What doesn’t kill you may not necessarily make you stronger.
What doesn’t kill you may not necessarily make you stronger. (Samantha Estrada/Stocksy)

8 Rules for Avoiding Food Poisoning on the Trail

Your most pressing backcountry food safety questions, answered

What doesn’t kill you may not necessarily make you stronger.

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On the fourth day of a Grand Canyon backpacking trip, I watched one of my companions eat his sixth room-temp hot dog and blurted out, “I really don’t think that’s safe.”

“Haven’t died yet,” he replied in a tone so flippant it was almost as if he was personally challenging the Grim Reaper to a duel.

But on the trail, what doesn’t kill you may not necessarily make you stronger. Hiking out with a serious case of food poisoning is one of the most unpleasant experiences you can have. Who wants to get out their Leave No Trace poop shovel every 17 feet? This is apparently a common concern: When I took to Facebook to ask my community about their most-pressing backcountry food safety worries, more than 100 people commented. So I had a food safety expert respond to eight of the most common queries.

Q: If I bring a frozen steak in my pack and let it defrost while I hike, can I safely cook it for dinner?

A: It depends. “Temperature matters. You need to make sure the steak is not above 41 degrees for more than four hours,” says Benjamin Chapman, an associate professor and food safety specialist at North Carolina State University. Once the meat is above 41 degrees, heat-stable toxins—the byproducts of bacteria found in meat—begin to enter the equation. As the name implies, high temperatures may kill microbes, but they won’t destroy heat-stable toxins that begin to form at these temperatures. Plus, there’s the potential for cross-contamination from steak juice leaking in your pack. “That’s even more problematic than the temperature aspect, in my mind,” says Chapman.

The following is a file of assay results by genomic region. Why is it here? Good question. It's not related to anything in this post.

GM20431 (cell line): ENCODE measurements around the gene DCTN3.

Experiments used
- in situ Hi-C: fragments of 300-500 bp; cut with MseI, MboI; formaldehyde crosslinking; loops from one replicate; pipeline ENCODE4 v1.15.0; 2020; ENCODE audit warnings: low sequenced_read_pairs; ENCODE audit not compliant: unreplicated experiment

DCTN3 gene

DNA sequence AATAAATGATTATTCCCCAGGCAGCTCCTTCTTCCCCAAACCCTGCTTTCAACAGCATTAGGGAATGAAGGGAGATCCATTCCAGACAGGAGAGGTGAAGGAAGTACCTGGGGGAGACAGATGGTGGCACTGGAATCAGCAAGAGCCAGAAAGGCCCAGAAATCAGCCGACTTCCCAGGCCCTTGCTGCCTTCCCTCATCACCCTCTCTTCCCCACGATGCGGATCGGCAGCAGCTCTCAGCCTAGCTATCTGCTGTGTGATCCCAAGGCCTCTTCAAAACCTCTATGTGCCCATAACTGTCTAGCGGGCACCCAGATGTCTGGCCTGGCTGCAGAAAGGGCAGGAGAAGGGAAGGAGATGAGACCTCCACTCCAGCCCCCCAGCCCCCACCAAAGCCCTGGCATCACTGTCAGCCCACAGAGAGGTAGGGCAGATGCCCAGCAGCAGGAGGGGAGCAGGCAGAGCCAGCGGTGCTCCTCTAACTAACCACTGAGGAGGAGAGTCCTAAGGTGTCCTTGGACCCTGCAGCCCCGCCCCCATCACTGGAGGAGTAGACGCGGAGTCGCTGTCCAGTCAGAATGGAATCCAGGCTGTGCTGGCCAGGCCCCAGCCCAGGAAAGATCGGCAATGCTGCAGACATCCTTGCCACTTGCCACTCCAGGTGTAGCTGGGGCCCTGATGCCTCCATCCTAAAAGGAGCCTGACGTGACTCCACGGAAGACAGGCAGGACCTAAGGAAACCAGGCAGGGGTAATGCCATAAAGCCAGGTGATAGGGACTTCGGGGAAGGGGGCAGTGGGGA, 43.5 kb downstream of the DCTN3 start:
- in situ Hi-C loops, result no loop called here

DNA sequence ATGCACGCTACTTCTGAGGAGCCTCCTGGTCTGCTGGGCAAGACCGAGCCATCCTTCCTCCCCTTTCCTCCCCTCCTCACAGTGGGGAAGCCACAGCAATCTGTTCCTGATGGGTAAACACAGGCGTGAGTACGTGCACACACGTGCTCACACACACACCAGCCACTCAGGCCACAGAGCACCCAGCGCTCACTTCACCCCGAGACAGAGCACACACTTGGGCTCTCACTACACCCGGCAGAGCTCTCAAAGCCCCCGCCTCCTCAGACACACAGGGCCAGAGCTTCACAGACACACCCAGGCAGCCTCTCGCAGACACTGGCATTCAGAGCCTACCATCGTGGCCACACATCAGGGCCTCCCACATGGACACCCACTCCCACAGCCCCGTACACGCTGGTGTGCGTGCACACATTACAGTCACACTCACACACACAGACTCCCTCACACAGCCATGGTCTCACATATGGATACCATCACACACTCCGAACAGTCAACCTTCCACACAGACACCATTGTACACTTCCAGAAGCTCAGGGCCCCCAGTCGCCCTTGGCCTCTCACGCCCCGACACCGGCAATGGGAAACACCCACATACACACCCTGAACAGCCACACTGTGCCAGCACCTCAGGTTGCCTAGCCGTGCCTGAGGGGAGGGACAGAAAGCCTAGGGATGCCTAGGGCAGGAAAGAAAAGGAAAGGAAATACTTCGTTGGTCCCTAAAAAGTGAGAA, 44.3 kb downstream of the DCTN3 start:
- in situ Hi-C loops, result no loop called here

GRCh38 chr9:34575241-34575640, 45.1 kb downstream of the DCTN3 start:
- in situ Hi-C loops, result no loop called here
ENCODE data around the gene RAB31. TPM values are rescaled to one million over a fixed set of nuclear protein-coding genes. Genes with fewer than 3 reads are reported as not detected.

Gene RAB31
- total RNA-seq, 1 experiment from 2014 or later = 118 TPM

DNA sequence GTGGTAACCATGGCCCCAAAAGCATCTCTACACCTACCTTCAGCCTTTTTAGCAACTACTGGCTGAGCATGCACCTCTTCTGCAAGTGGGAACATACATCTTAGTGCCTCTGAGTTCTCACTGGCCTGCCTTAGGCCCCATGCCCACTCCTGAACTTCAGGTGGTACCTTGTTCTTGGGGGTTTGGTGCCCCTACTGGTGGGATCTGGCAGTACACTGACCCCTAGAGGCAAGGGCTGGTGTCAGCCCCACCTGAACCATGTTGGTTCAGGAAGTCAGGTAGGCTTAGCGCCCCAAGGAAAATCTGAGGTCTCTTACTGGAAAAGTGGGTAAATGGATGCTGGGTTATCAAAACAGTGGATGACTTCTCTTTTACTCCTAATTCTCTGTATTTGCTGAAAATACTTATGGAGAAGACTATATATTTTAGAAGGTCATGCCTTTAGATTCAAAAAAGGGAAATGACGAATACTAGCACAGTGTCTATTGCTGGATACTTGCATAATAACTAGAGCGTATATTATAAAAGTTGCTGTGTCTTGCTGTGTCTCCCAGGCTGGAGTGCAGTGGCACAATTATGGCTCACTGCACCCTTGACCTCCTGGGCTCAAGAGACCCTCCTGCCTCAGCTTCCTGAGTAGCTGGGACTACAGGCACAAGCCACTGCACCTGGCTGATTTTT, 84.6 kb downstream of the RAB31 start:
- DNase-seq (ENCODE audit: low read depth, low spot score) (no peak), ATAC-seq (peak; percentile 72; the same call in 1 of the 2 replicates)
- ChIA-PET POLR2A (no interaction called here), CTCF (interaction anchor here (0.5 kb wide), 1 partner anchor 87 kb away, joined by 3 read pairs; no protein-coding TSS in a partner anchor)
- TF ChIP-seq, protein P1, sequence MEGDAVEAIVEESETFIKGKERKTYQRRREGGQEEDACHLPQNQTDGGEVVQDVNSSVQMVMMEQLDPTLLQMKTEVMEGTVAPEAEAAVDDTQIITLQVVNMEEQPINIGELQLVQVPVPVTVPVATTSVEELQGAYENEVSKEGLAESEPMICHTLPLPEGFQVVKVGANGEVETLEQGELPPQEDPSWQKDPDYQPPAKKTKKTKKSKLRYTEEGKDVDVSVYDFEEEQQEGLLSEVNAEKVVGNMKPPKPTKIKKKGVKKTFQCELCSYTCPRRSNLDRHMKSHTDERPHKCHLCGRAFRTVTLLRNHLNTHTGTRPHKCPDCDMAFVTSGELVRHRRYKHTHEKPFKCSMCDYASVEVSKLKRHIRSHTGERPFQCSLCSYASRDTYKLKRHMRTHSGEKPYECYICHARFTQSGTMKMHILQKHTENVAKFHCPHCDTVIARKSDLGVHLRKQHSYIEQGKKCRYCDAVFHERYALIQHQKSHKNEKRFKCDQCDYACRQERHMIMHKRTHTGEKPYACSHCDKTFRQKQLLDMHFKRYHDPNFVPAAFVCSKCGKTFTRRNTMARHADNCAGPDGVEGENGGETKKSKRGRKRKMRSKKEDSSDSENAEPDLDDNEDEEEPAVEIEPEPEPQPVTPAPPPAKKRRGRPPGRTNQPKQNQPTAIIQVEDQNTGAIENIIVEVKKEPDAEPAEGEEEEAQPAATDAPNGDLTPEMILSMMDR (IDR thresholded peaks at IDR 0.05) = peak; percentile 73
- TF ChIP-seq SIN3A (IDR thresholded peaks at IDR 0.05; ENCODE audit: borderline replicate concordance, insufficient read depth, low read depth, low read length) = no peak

If you really want to bring a steak (or other raw meat) in your pack, here’s how to do it safely:

  1. Make sure the meat is solidly frozen, well wrapped, and in a sealed, leakproof container.
  2. Check the forecast. If the temperature will be in the fifties or above, you’re tempting fate, because your meat will pass that magical 41-degree threshold within a couple hours.
  3. Pack the meat as far away from your body as possible to keep your body heat from accelerating the thawing process.
  4. Bring a meat thermometer and test the center of your choice cut a few hours into your hike and before you cook. Anything above 41 degrees is risky, but the real question is how long has it been warmer than that? Heat-stable toxins take time to develop, so if the meat is 50 degrees, it’s probably been above 41 degrees for more than four hours, which puts it in the danger zone.

Q: How long will hard-boiled eggs keep in my pack?

A: If you’ve peeled your egg, the window for safe eating is pretty slim: Consume it within two hours. In the shell, though, hard-boiled eggs can last significantly longer, says Chapman. The only thing is that one tiny crack in the shell—even one you can’t see—can let in all kinds of bacteria. So, if the egg is in your pack and jostled enough to possibly form a crack, try to eat it within four hours, even if you stored it in an egg holder. And don’t even think about packing soft-boiled eggs. For safety, eggs should cook for ten minutes at a full boil.

Q: I didn’t finish my freeze-dried dinner. Can I eat the leftovers for breakfast?